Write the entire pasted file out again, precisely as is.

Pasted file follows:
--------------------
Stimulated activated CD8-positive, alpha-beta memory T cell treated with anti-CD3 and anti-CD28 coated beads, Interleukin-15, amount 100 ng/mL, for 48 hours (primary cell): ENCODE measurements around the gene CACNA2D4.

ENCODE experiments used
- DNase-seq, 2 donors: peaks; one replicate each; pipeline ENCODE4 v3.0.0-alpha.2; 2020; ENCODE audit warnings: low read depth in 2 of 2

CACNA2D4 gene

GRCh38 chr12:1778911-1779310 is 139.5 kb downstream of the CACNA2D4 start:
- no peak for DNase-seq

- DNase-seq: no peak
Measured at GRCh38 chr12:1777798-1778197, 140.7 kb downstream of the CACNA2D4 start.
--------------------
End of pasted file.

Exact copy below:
Stimulated activated CD8-positive, alpha-beta memory T cell treated with anti-CD3 and anti-CD28 coated beads, Interleukin-15, amount 100 ng/mL, for 48 hours (primary cell): ENCODE measurements around the gene CACNA2D4.

ENCODE experiments used
- DNase-seq, 2 donors: peaks; one replicate each; pipeline ENCODE4 v3.0.0-alpha.2; 2020; ENCODE audit warnings: low read depth in 2 of 2

CACNA2D4 gene

GRCh38 chr12:1778911-1779310 is 139.5 kb downstream of the CACNA2D4 start:
- no peak for DNase-seq

- DNase-seq: no peak
Measured at GRCh38 chr12:1777798-1778197, 140.7 kb downstream of the CACNA2D4 start.